Still fighting spy wars

The spy cables saga and its ramifications are replete with dramatic ironies. For one thing, it’s ironic to see Julius Malema, who in a famous outburst (when he was still ANC Youth League chief) accused a British reporter of being a “bloody agent”, now being accused of being an agent of the CIA. We must presume that when Juju hurled that insult, he was unsure whether the journalist was an MI6 agent or a CIA agent, so he just left that part out.

In another irony, the spy cables leak makes it clear that South Africa’s intelligence agencies have worked closely with the CIA, especially in the “war on terror” – and have co-operated largely happily with the “bloody agents” of MI6 and Mossad.

Last month, when State Security Minister David Mahlobo responded to the leak of the spy cables to Al Jazeera, he appeared to dismiss them (saying such leaks are “nothing new”) but said he would set up an investigation into a separate report on a website that nobody had heard of until then – Africa Intelligence Leaks (misspelled, in its URL, as

The site purports to reveal that Malema, Thuli Madonsela, Lindiwe Mazibuko and Joseph Mathunjwa are CIA agents. That Mahlobo took this “leak” seriously was and is worrying, but he was also, in effect, giving publicity to the absurd claims. Malema and the others have, of course, vociferously denied the accusation.

And they are not the only ones accused of CIA links. This week a Twitter user going as a provider of “ANC history” wrote: “CIA may very well be funding our liberal media. Just look at the media’s propaganda against the ANC.” I don’t know, on the basis of this tweet, whether the Mail & Guardian is considered “liberal”, but the claim that we are funded by the CIA has previously been made by Independent Media head Iqbal Survé.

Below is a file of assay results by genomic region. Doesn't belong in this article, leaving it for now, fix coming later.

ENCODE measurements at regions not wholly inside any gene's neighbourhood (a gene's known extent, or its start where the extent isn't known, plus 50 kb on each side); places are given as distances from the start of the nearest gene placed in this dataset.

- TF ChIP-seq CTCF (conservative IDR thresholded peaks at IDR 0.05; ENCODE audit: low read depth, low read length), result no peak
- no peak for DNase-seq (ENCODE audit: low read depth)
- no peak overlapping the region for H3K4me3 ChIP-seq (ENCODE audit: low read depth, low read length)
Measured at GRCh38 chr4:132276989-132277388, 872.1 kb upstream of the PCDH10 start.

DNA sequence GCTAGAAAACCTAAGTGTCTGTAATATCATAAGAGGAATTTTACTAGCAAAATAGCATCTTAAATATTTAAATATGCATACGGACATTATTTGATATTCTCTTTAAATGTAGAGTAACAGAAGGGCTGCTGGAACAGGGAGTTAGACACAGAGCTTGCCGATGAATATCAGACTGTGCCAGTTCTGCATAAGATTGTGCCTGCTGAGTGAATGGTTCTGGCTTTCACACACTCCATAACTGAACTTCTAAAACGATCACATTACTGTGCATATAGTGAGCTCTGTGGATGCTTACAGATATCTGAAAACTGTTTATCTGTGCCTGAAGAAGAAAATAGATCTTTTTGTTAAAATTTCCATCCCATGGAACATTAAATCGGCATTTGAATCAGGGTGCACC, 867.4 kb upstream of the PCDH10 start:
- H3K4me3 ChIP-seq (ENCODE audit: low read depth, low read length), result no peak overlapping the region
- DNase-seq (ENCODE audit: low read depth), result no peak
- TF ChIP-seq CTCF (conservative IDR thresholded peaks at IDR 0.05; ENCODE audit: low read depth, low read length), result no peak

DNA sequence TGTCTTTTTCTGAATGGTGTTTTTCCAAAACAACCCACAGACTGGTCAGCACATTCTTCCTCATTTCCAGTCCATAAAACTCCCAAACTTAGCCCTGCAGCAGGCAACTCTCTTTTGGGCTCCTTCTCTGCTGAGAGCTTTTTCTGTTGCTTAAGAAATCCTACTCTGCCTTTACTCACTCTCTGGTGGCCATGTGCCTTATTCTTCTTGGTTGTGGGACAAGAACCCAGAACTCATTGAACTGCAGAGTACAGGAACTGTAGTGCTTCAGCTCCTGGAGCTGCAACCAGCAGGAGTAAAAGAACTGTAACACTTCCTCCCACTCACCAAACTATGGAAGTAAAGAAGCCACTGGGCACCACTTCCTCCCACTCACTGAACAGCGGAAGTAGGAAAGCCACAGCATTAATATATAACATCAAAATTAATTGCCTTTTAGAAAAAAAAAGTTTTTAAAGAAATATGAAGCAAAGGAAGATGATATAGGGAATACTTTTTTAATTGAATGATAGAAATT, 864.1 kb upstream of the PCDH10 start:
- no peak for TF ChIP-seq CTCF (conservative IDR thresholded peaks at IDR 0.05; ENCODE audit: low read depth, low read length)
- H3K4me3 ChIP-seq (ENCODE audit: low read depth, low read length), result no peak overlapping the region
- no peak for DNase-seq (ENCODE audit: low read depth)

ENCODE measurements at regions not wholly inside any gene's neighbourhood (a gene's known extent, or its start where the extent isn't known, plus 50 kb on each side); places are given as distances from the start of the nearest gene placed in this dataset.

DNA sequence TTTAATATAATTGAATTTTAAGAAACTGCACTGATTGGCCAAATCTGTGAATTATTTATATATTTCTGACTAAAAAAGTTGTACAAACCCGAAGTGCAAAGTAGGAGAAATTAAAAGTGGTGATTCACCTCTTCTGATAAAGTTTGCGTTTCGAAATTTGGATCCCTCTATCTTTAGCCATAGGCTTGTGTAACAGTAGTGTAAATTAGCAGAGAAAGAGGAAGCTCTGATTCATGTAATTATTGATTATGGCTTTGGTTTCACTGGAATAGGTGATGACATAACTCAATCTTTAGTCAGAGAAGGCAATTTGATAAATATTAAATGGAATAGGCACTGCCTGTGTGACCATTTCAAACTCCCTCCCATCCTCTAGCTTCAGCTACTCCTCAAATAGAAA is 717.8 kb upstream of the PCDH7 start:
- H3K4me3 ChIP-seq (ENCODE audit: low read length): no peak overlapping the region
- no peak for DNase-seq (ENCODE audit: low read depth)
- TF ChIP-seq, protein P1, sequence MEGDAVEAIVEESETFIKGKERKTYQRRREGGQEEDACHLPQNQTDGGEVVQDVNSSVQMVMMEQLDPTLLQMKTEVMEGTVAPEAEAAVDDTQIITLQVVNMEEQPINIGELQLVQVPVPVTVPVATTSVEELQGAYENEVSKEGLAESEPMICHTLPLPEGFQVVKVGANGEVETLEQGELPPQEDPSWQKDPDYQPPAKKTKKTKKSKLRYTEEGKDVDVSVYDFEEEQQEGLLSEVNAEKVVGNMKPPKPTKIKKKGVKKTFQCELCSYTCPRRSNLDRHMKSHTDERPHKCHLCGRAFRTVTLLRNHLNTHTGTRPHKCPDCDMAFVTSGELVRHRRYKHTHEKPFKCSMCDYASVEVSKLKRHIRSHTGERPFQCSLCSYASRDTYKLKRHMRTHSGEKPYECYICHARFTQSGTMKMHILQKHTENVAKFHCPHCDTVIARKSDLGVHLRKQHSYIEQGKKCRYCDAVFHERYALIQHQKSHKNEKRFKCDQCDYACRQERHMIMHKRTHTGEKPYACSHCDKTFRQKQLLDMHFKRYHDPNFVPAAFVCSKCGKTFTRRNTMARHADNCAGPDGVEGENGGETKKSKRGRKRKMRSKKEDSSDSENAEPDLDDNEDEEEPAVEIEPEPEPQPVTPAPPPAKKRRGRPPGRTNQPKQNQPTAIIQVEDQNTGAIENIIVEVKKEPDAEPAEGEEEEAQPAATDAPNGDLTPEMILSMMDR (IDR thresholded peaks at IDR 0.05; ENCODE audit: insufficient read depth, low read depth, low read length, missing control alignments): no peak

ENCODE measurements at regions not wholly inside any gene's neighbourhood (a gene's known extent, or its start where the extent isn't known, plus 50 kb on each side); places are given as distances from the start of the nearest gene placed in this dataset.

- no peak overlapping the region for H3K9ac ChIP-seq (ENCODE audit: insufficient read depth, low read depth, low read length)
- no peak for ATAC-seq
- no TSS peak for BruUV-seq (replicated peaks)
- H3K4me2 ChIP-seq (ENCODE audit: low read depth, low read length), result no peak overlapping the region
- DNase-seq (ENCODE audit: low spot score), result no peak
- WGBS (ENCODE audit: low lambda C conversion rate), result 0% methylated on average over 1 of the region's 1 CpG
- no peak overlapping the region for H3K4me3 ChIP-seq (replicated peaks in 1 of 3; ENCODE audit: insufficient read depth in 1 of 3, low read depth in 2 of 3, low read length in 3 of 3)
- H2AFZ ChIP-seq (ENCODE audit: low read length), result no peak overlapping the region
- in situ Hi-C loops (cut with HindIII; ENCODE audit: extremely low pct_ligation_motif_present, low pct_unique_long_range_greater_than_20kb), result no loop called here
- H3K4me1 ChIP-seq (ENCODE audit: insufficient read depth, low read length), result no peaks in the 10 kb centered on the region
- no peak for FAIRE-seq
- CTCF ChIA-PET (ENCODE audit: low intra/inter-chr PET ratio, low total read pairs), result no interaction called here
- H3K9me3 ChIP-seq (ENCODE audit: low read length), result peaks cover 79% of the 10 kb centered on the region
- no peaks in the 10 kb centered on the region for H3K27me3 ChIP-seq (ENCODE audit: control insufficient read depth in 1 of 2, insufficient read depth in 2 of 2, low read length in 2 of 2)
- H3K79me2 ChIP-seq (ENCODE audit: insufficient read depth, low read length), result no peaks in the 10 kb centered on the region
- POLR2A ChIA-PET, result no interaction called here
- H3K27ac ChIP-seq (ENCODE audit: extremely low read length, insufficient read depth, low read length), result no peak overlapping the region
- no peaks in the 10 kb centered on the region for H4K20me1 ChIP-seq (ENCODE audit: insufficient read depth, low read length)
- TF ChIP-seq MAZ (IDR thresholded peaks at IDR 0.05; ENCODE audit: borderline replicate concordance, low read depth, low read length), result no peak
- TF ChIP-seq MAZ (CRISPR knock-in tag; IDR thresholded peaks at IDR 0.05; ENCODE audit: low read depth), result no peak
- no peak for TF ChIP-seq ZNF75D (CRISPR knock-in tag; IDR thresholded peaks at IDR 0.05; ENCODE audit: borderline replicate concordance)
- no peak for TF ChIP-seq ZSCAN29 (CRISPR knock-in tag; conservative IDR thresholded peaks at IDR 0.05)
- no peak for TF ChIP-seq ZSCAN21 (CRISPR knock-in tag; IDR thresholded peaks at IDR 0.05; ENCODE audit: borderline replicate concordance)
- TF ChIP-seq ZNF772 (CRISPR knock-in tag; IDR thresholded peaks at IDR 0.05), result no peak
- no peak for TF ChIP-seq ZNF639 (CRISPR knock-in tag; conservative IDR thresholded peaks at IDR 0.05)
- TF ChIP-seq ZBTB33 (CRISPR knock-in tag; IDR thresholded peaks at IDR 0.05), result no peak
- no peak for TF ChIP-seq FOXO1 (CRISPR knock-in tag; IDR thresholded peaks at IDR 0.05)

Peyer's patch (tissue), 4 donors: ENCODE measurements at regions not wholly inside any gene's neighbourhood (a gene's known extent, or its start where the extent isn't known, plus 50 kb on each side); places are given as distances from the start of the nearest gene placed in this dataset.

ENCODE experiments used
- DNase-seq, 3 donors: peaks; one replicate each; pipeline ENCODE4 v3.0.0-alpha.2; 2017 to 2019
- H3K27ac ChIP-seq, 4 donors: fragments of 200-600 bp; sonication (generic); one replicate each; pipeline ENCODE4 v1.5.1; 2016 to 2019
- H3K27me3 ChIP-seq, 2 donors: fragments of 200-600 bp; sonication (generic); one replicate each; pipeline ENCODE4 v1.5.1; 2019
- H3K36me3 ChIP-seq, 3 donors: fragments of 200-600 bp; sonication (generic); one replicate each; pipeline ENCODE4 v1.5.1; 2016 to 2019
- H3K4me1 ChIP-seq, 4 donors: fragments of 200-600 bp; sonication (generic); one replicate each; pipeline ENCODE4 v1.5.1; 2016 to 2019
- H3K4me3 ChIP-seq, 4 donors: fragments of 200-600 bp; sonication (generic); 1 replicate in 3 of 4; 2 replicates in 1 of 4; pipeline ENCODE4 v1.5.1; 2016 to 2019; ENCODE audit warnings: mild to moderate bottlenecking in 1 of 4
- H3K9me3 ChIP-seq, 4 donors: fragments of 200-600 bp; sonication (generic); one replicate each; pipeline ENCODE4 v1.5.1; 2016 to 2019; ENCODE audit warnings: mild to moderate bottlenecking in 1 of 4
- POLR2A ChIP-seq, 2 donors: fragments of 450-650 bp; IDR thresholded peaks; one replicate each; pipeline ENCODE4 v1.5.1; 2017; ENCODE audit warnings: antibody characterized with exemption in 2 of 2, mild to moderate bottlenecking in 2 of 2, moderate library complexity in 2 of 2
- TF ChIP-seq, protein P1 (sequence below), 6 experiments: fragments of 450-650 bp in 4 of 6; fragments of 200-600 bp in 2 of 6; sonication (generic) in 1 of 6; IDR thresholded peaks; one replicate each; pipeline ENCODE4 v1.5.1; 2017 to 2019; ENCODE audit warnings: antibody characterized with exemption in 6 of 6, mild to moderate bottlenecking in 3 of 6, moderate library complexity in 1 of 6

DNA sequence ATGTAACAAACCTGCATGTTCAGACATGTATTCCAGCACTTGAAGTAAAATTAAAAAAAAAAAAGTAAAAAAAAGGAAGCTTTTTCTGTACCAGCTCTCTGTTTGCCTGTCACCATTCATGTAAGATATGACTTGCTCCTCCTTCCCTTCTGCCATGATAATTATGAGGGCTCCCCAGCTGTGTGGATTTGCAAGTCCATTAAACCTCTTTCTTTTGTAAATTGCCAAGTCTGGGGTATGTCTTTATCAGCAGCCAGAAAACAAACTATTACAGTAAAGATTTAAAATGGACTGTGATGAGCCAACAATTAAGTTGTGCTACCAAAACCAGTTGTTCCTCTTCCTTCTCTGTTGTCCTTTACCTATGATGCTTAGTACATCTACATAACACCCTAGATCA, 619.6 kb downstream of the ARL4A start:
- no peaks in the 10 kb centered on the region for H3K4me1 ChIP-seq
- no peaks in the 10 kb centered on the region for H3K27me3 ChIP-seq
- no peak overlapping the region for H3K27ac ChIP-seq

Thus any disagreements with, or even revelations of wrongdoing by, the political elite become “propaganda against the ANC”, and its purveyors are – obviously – CIA funded. There cannot, so this logic goes, be any other reason one might disagree with the present ANC government or find it to have done anything wrong.

The “CIA agent” insult is as old as the ANC’s alliance with the South African Communist Party, which funnelled much-needed Soviet funds to the ANC from the 1960s, when it went into exile, until 1990, when the Soviet Union collapsed. The “CIA agent” accusation emerged in the Cold War years.

The Eastern bloc training of Umkhonto weSizwe (MK) military leaders included a large amount of Soviet propaganda. ANC security and intelligence operatives got extra training in the then East Germany by its Stasi secret police.

The Stasi’s style was very much based on policing personal ideological adherence. Any dissent or disagreement was conflated with ideological heresy. Thus, the MK cadres in the camps who complained about conditions and their superiors’ attitudes were accused of “objectively” undermining the struggle and were therefore tantamount to being enemy agents.